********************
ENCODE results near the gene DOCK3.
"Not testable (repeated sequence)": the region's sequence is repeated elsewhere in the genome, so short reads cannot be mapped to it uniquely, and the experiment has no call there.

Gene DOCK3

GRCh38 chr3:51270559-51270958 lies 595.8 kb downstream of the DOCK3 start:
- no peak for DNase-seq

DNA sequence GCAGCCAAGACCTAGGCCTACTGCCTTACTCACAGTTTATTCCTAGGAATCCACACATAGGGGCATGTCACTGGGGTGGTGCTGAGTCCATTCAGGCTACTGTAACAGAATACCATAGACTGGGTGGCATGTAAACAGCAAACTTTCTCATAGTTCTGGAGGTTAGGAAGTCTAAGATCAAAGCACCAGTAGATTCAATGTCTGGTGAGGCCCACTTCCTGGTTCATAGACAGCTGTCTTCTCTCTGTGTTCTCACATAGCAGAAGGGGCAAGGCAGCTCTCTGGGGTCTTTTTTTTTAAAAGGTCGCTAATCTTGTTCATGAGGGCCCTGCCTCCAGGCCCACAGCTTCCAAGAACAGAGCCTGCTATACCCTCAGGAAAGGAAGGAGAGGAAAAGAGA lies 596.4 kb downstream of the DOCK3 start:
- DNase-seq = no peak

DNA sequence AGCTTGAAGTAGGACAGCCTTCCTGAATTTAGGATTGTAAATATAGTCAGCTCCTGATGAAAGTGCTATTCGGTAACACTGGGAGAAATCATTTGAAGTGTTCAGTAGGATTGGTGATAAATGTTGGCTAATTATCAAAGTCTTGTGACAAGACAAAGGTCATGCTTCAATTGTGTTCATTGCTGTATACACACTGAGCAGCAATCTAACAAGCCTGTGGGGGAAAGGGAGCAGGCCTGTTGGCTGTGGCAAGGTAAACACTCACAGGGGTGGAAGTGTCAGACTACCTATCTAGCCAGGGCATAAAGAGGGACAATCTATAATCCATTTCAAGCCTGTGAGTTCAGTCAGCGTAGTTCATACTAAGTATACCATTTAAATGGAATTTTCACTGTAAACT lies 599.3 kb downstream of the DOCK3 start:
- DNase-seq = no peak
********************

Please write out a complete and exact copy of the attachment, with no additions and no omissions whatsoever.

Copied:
ENCODE results near the gene DOCK3.
"Not testable (repeated sequence)": the region's sequence is repeated elsewhere in the genome, so short reads cannot be mapped to it uniquely, and the experiment has no call there.

Gene DOCK3

GRCh38 chr3:51270559-51270958 lies 595.8 kb downstream of the DOCK3 start:
- no peak for DNase-seq

DNA sequence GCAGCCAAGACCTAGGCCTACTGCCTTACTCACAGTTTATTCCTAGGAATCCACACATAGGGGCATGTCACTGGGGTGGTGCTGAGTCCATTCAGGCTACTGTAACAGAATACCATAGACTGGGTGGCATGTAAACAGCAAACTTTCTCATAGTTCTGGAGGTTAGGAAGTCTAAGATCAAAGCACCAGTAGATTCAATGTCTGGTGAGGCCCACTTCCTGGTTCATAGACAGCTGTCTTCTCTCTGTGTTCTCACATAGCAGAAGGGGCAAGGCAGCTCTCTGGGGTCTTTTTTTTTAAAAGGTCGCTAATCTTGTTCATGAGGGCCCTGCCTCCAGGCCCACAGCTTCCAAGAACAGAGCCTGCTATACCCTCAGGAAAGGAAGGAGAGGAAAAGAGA lies 596.4 kb downstream of the DOCK3 start:
- DNase-seq = no peak

DNA sequence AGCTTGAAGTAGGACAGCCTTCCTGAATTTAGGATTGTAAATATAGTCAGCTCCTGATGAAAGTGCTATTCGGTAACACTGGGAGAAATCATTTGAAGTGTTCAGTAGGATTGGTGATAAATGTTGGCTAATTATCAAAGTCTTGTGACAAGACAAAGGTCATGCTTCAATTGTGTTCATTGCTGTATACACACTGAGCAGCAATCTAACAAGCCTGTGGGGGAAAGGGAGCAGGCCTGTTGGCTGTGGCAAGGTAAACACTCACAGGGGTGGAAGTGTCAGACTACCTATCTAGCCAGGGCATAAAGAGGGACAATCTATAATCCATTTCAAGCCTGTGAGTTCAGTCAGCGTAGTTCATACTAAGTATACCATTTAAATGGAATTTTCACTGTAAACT lies 599.3 kb downstream of the DOCK3 start:
- DNase-seq = no peak